After three amnesties since 1986, President George W. Bush—like the Democrats in the House and Senate—is being pushed by the labor unions (that have never supported him) for still another amnesty program. But the primary pressure on Bush and the GOP is coming from Wall Street, the Fed bankers and the World Trade Organization. The WTO is fighting to open the borders of every nation in the world as they transfer the industrial strength of America to the third world where the human capital—the unemployed, impoverished masses—who will become tomorrow's consumers eagerly await the jobs that are being exported from America's urban centers to provide them with the income needed to replace the American consumer as the world's most sought after shoppers.

About 1.25 million illegals per year become permanently entrenched in the American economy. None of them become taxpayers although all of them reap the benefits of the sweat equity of lawful taxpaying citizens through welfare programs and other societal benefits including public school and tuition credits to attend local colleges and universities. Every four years another 5 million illegals burrow themselves into the American economy. In the last 12 years, 12 to 15 million more illegals entered the country. Under the bill passed by the House, those who enter the country illegally would be guilty of a felony.

Once again, the US Senate is talking alien-amnesty. While the House bill correctly zeroed in on closing and sealing our borders and punishing those who hire illegal aliens as a means of discouraging illegals from entering the country, the Senate— voting the will of their private constituency, the labor unions and bankers—is offering amnesty. Where the House bill would criminalize entering the United States illegally, the Senate version would allow those same illegals citizenship with a price—paying back taxes on the incomes thoy earned working under-the-table. The Senate version of the bill that is favored by Bush would legalize the status of 9.3 million Hispanics while causing another 2 to 3 million to be deported. But, in the 11th hour, Senate Republicans, fearful of voter backlash in November, killed the measure which Senate Minority Leader Harry Reid said was a bill he believed Senate Democrats could "dance to."

A one-time amnesty

The president called his amnesty bill a "one-time amnesty." Reagan called it the same thing. So did George H.W. Bush in 1990 with the passage of the Immigration and Naturalization Act of 1990 which expanded the number of immigrants who could legally enter the country. Congress mistakenly believed that by increasing the number of aliens who could legally enter the country, there would be fewer illegals. Bill Clinton also believed in a one-time amnesty, but not with the passage of the Immigration Control Act of 1993 that created a computer system that would trap illegals by verifying the Social Security numbers and INS status of prospective employees before they could be hired. Clinton used an Executive Order to waive citizenship requirements in 1996, and offered a blanket amnesty to 5 million illegals by granting them citizenship. And, finally, President George W. Bush also called his Guest Worker Program a "one-time" amnesty. What each of these presidents did was akin to discovering your party has been infiltrated by scores of people you didn't invite and don't want; and inviting them to stay only because you don't know how to get rid of them—and you believe if you formally invite them, they will bring gifts.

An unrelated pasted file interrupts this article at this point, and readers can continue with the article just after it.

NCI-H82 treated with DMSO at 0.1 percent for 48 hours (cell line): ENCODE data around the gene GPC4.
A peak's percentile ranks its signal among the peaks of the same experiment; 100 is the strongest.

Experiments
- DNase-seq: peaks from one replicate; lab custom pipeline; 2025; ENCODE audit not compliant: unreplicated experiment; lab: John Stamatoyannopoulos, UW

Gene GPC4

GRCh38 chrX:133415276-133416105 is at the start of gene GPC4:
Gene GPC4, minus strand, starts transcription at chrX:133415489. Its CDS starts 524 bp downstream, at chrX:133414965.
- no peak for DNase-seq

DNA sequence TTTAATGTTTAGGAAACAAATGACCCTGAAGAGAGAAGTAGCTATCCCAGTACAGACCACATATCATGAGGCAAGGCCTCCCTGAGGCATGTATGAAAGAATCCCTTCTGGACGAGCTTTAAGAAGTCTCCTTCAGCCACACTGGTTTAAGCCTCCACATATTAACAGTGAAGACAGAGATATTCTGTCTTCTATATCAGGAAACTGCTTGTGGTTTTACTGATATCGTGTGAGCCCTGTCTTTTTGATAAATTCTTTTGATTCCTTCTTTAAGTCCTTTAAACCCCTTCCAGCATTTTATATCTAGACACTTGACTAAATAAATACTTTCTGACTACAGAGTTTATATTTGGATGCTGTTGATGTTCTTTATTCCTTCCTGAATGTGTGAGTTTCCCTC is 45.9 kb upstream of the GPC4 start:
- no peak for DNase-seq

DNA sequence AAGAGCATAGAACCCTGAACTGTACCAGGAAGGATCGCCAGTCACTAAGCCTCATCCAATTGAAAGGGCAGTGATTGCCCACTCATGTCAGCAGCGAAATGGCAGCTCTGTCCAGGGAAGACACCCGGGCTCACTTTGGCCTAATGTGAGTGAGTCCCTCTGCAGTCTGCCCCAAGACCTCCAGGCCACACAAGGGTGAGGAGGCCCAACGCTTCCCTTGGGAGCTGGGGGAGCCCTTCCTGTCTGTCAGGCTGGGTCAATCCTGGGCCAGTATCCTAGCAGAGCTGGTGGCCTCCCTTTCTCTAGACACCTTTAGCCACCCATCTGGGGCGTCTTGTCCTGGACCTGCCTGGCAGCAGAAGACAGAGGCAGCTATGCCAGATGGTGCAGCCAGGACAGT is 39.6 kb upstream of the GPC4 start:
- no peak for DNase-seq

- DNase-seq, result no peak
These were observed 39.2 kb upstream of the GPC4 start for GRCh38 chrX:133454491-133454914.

The tragedy here is that if we don't solve the problem very quickly, we will relive this "one-time amnesty" offer every six or seven years until the amnesty-citizens are the majority population of the United States and the laws coming from the nation's capital open the door to Mexico wide and the key is thrown away. Mexico will have conquered America without firing a shot.

Solving the problem

Tom Tancredo is one of a small handful of Congressmen and Senators who realizes the problem will not improve by offering illegals amnesty since it is the expectation of amnesty that brings them. A illegal alien shelter manager in Arizona, Francisco Loureiro, noted that he had not seen such a rush of migrants since 1986 when the Reagan Administration let 3.6 million illegal residents get American citizenship. This time, he said, the draw is the new Immigration Reform bill that, in addition to tightening the border, will offer citizenship prospects to between 11 and 13 million illegals. "Every time there's talk in the North of legalizing migrants," Loureiro said, "people get their hopes up. But they don't realize how hard it will be to cross."